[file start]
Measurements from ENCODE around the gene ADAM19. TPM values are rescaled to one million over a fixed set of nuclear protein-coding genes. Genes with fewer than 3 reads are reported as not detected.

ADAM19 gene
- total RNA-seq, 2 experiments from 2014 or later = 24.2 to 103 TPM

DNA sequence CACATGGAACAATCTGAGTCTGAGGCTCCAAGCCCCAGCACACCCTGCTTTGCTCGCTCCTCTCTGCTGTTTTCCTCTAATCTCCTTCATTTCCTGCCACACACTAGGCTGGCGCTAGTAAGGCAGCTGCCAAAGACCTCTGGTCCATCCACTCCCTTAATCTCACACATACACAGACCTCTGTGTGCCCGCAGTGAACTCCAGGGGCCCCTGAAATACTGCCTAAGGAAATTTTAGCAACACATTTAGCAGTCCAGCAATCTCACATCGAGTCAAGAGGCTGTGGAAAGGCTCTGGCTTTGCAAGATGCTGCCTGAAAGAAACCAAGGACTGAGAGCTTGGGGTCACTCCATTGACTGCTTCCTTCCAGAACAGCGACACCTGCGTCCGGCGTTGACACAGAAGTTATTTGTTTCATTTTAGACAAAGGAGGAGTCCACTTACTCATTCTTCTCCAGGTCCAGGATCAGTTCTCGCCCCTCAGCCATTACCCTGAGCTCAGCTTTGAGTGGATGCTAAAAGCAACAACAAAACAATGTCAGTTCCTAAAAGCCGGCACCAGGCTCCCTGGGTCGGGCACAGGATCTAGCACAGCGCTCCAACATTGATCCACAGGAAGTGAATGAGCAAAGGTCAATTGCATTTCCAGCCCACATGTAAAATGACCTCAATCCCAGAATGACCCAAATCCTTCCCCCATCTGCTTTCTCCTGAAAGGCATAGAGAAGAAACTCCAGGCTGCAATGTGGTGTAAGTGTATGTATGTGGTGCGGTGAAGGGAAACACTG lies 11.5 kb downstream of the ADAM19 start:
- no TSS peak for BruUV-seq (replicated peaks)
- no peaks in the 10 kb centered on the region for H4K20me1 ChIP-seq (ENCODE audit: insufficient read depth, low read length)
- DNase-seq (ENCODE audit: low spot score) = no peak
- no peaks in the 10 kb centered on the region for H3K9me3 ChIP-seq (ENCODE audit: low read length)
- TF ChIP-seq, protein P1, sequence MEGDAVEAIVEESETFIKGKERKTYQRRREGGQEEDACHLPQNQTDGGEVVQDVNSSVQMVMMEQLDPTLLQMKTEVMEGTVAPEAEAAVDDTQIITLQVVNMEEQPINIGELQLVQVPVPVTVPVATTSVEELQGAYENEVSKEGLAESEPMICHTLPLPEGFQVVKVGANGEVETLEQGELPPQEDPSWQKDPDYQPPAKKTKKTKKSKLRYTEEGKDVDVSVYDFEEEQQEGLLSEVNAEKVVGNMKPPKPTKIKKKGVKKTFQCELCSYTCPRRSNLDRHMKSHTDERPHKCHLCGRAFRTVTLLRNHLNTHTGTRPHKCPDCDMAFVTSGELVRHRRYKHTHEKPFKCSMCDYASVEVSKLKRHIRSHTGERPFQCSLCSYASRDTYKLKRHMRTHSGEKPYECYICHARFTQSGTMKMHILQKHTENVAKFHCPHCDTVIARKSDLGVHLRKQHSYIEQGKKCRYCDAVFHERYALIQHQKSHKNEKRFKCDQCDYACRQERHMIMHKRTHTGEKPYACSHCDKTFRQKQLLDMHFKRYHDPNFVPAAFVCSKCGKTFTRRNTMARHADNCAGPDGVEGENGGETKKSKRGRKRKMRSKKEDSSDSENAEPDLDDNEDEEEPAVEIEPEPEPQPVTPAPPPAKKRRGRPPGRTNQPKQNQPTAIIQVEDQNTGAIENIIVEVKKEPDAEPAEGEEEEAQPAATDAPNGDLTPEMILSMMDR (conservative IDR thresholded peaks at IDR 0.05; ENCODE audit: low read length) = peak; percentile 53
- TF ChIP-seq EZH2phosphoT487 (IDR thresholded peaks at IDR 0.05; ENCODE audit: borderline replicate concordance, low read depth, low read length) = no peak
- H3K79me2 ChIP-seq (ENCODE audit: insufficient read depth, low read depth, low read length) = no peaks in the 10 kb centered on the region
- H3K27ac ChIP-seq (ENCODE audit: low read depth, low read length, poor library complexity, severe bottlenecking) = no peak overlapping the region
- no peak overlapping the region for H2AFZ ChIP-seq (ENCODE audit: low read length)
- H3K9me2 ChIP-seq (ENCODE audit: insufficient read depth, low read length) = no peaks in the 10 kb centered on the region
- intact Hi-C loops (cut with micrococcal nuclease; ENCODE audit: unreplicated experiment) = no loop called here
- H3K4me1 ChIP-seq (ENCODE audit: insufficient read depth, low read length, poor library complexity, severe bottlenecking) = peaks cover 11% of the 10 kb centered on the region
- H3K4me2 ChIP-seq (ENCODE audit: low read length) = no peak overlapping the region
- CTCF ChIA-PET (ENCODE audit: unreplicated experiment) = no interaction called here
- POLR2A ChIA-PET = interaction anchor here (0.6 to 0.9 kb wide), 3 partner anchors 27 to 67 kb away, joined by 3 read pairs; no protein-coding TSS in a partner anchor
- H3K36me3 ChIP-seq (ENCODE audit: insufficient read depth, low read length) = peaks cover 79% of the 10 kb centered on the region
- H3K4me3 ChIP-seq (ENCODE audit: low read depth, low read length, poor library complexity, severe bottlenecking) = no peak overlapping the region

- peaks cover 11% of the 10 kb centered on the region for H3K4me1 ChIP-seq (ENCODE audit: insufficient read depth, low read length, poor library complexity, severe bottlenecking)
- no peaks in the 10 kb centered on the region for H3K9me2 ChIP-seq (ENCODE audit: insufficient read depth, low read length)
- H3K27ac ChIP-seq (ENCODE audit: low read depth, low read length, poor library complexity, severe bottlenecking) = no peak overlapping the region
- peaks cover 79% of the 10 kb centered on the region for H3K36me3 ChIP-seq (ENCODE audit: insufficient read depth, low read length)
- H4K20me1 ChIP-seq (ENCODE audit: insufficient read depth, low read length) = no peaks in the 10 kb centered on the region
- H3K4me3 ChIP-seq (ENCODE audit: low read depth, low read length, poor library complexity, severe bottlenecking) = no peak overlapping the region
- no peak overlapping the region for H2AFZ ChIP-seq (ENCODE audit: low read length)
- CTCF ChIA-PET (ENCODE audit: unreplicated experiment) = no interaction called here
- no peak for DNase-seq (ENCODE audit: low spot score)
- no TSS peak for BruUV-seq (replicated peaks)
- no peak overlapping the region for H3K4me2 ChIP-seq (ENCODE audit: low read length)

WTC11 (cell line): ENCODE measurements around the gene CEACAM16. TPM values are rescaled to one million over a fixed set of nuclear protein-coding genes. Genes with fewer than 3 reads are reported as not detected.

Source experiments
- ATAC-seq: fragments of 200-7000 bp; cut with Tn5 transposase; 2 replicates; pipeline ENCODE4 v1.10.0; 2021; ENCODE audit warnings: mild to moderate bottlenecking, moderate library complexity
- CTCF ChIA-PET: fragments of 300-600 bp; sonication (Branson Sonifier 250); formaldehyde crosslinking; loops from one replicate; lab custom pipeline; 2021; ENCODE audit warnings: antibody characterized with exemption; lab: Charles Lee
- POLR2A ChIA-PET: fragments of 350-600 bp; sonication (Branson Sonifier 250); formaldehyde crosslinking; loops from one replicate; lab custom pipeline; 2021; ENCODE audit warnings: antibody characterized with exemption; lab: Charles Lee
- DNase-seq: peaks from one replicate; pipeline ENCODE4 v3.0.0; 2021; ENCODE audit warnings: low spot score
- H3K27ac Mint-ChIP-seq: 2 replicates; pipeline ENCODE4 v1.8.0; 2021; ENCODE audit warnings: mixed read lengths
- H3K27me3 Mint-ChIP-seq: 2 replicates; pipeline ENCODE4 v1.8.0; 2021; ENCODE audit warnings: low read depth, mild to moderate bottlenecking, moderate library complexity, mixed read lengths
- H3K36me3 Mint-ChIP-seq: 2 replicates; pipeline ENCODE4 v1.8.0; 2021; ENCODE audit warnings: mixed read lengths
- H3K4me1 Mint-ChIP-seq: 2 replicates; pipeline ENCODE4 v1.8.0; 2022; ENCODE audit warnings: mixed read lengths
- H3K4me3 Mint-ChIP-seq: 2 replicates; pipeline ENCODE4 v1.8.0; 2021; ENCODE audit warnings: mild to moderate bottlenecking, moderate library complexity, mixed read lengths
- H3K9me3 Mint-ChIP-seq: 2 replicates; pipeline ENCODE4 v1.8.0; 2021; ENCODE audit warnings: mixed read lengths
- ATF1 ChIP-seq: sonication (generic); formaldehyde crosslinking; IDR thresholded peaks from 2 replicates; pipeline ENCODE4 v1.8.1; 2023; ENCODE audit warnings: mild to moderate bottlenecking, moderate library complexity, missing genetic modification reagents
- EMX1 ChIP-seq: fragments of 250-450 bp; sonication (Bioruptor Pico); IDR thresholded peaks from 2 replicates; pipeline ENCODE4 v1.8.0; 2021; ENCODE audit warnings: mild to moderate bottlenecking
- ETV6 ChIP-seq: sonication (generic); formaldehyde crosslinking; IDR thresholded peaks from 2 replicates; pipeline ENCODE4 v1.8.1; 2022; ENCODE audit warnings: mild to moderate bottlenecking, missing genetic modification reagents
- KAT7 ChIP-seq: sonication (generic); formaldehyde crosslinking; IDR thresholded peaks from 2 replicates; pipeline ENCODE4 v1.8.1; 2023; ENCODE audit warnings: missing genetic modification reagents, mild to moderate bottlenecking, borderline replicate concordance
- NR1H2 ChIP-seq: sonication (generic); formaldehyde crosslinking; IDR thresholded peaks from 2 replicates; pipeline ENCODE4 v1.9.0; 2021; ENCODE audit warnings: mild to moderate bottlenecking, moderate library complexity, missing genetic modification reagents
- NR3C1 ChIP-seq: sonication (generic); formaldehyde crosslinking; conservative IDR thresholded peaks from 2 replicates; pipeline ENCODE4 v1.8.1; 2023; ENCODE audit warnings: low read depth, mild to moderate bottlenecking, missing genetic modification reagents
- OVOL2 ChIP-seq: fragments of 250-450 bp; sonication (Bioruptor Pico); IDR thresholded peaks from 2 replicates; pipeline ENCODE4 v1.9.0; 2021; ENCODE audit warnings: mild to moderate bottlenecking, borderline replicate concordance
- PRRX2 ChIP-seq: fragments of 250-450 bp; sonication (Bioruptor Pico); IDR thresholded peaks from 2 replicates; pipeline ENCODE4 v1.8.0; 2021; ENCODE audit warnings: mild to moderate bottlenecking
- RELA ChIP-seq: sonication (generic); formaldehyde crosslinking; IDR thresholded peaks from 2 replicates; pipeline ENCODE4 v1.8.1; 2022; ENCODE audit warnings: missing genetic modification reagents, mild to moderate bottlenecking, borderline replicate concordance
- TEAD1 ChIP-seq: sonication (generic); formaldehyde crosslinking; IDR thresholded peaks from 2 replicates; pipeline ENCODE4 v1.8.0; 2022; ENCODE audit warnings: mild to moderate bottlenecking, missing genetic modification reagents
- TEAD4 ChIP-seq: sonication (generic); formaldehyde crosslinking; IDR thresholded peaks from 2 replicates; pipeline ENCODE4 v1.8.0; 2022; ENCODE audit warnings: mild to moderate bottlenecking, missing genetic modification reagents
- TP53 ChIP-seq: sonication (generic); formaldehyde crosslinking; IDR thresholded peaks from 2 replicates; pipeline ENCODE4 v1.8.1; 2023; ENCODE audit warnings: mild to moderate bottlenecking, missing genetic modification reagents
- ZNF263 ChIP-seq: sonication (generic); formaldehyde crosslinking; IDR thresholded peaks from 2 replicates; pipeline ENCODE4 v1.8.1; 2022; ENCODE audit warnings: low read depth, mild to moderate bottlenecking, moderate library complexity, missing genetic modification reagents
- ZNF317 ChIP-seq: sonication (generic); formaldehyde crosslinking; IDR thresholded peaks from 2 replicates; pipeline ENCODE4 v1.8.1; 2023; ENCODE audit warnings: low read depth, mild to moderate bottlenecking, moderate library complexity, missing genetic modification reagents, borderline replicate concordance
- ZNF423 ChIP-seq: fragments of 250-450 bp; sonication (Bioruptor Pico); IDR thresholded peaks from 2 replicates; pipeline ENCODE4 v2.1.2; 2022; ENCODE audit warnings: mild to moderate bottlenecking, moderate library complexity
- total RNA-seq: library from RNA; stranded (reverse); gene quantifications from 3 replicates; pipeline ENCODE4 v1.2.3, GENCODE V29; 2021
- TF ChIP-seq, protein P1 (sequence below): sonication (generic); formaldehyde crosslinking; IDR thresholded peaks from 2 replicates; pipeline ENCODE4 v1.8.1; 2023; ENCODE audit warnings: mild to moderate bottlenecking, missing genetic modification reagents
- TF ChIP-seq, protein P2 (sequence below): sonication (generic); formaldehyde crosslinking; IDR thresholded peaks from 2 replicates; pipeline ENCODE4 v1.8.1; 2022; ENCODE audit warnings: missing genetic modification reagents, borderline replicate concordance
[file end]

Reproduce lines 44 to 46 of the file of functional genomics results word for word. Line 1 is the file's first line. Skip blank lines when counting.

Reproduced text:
- H3K9me3 Mint-ChIP-seq: 2 replicates; pipeline ENCODE4 v1.8.0; 2021; ENCODE audit warnings: mixed read lengths
- ATF1 ChIP-seq: sonication (generic); formaldehyde crosslinking; IDR thresholded peaks from 2 replicates; pipeline ENCODE4 v1.8.1; 2023; ENCODE audit warnings: mild to moderate bottlenecking, moderate library complexity, missing genetic modification reagents
- EMX1 ChIP-seq: fragments of 250-450 bp; sonication (Bioruptor Pico); IDR thresholded peaks from 2 replicates; pipeline ENCODE4 v1.8.0; 2021; ENCODE audit warnings: mild to moderate bottlenecking